And don't forget the little buggies. If termites and ants are a problem there (and I can't imagine termites are not), you should deal with them in some way, which can be quite tricky. For most rehabs, I'm not aware of easy "green" solutions, and the non-green remedies aren't great either.
If money is an issue, then the focus is on "smart". And part of "smart" is to make sure any builder you choose is on the same page as you with respect to quality and cost. Reach agreement with the builder upfront on the quality level, then make sure they perform to this standard DURING the rehab. Remember, the most important stuff will be covered up after the project. Be your own inspector; you care more about the outcome than anyone else. Details make a significant difference in heat loss, and a huge difference with air leaks and condensation.
Regarding other comments made:

evidenced by all the hell-a-balloo raised about mold in the past 20 years with NEW houses. In fact, most older houses have a better chance of avoiding funky-fungi than the plasticized "modern" houses, even when air-sealed. Of course, you can't put your brain down when you pick up your hammer, either, to rehab an old house.

properly, quite warm. In both your cases, you point out how the slab was not properly insulated and air-sealed. Even so, the slab heat loss is a far cry better ft2-to-ft2 than windows and doors, no matter how many bells and whistles you add to them. However, Matt makes a good point about the tornado benefits of a basement, as underscored by Dorothy :-)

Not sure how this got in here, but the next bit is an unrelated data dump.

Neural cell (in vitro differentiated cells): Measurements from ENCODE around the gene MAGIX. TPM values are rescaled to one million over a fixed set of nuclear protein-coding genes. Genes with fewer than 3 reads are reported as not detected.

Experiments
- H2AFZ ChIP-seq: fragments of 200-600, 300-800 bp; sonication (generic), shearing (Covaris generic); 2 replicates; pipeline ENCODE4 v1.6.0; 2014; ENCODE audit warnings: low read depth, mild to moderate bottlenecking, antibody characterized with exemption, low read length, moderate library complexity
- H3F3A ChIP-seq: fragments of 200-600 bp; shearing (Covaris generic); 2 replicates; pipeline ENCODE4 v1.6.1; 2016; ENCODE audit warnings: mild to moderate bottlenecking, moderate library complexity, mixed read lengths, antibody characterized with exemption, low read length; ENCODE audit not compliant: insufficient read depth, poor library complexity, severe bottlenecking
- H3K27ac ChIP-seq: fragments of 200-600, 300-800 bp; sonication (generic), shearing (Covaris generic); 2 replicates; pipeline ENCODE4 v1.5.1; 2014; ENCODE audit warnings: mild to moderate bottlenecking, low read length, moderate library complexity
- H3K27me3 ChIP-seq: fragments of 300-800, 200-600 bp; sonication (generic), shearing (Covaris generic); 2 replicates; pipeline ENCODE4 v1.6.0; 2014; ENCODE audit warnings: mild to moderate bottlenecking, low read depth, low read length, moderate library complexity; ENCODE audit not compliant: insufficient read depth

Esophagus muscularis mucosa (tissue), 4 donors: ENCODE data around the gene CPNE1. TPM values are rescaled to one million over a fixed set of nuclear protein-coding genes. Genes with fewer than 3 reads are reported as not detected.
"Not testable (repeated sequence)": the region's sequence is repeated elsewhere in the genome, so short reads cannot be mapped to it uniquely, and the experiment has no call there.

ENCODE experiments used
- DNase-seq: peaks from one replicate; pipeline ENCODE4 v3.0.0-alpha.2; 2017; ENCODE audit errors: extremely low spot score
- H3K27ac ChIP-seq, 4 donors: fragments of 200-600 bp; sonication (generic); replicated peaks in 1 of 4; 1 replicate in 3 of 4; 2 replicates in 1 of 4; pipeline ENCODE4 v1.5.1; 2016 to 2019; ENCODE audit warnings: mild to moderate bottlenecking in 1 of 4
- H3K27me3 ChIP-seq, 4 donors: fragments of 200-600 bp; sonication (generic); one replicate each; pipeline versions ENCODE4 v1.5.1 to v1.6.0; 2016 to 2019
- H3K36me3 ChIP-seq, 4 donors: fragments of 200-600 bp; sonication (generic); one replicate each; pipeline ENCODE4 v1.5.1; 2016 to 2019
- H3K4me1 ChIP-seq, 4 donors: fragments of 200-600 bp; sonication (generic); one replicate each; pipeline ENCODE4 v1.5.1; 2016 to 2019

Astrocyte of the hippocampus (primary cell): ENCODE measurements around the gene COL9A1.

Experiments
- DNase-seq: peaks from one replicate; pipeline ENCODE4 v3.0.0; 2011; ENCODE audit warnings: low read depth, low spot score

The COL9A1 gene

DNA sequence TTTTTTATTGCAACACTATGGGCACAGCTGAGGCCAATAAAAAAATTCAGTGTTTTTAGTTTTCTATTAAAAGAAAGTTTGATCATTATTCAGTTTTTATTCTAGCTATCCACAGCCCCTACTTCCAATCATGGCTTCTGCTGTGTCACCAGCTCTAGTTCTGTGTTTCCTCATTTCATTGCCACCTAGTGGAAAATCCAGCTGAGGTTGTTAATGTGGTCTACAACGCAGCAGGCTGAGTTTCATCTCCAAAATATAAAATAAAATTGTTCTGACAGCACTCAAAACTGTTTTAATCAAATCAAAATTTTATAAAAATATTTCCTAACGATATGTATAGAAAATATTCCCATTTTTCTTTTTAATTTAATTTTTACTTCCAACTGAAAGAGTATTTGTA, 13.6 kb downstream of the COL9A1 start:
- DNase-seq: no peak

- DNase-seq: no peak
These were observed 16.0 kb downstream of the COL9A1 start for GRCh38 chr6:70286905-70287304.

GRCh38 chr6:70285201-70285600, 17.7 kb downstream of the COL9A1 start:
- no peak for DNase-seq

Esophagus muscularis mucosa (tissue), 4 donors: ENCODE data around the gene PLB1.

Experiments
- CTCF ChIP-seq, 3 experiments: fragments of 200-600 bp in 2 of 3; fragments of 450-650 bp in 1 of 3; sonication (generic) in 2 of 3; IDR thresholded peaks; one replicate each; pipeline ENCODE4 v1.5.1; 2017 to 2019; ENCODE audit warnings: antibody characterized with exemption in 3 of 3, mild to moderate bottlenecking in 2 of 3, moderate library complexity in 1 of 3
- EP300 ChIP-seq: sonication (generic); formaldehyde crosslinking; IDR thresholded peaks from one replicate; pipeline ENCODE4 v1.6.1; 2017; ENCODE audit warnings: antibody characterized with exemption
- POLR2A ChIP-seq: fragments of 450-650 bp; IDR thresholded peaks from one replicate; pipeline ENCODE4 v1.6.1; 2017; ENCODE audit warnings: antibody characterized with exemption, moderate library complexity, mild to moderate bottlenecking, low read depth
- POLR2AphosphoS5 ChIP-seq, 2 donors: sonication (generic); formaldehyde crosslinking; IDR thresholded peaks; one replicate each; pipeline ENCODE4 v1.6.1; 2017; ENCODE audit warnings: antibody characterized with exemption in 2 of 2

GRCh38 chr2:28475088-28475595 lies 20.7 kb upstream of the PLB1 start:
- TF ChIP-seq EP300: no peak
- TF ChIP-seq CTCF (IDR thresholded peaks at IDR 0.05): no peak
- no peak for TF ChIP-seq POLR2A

- Good luck with the Heat Hog! Bob Stanley - Handy Man
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Hey Gang - Some thoughts on rehab heat-saving projects. I advise picking the low- hanging fruit first, them move sequentially upwards to your expenditure threshold. Most likely, you will run out of cash before you run out of investment worthy projects on a dinosaur building like this. Of course, if you can secure the financing, and plan to hold on to the building long term (10+ years), then you should do all the smart heat-saving projects. For the OP's situation, we already know where the cold spots are (the entire apartment :-) ) without pulling out fancy IR and blower gadgetry: